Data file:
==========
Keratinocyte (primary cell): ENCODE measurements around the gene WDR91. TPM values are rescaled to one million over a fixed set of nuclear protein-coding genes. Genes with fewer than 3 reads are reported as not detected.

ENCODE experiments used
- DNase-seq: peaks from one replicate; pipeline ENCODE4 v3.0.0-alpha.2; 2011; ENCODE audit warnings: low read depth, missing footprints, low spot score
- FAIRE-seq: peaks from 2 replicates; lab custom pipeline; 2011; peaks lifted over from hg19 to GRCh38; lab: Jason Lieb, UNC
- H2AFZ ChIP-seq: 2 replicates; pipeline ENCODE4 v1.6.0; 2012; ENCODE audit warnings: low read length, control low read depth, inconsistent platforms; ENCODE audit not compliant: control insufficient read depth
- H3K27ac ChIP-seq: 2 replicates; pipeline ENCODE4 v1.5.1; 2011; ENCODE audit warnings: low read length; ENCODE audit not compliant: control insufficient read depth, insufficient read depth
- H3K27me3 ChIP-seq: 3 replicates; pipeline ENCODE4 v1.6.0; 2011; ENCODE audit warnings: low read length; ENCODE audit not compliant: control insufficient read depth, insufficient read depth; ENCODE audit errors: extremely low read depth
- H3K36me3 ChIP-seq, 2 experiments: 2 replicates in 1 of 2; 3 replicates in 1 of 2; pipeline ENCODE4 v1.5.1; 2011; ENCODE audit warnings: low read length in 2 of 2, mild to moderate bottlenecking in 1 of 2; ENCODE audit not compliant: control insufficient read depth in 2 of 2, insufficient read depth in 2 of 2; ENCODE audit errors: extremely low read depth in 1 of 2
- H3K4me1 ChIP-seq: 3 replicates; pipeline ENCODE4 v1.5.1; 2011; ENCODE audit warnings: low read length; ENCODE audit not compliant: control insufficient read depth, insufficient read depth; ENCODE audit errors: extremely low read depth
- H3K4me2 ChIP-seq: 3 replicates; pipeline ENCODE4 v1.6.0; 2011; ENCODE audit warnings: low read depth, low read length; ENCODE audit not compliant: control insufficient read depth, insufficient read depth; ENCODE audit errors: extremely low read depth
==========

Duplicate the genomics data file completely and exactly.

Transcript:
Keratinocyte (primary cell): ENCODE measurements around the gene WDR91. TPM values are rescaled to one million over a fixed set of nuclear protein-coding genes. Genes with fewer than 3 reads are reported as not detected.

ENCODE experiments used
- DNase-seq: peaks from one replicate; pipeline ENCODE4 v3.0.0-alpha.2; 2011; ENCODE audit warnings: low read depth, missing footprints, low spot score
- FAIRE-seq: peaks from 2 replicates; lab custom pipeline; 2011; peaks lifted over from hg19 to GRCh38; lab: Jason Lieb, UNC
- H2AFZ ChIP-seq: 2 replicates; pipeline ENCODE4 v1.6.0; 2012; ENCODE audit warnings: low read length, control low read depth, inconsistent platforms; ENCODE audit not compliant: control insufficient read depth
- H3K27ac ChIP-seq: 2 replicates; pipeline ENCODE4 v1.5.1; 2011; ENCODE audit warnings: low read length; ENCODE audit not compliant: control insufficient read depth, insufficient read depth
- H3K27me3 ChIP-seq: 3 replicates; pipeline ENCODE4 v1.6.0; 2011; ENCODE audit warnings: low read length; ENCODE audit not compliant: control insufficient read depth, insufficient read depth; ENCODE audit errors: extremely low read depth
- H3K36me3 ChIP-seq, 2 experiments: 2 replicates in 1 of 2; 3 replicates in 1 of 2; pipeline ENCODE4 v1.5.1; 2011; ENCODE audit warnings: low read length in 2 of 2, mild to moderate bottlenecking in 1 of 2; ENCODE audit not compliant: control insufficient read depth in 2 of 2, insufficient read depth in 2 of 2; ENCODE audit errors: extremely low read depth in 1 of 2
- H3K4me1 ChIP-seq: 3 replicates; pipeline ENCODE4 v1.5.1; 2011; ENCODE audit warnings: low read length; ENCODE audit not compliant: control insufficient read depth, insufficient read depth; ENCODE audit errors: extremely low read depth
- H3K4me2 ChIP-seq: 3 replicates; pipeline ENCODE4 v1.6.0; 2011; ENCODE audit warnings: low read depth, low read length; ENCODE audit not compliant: control insufficient read depth, insufficient read depth; ENCODE audit errors: extremely low read depth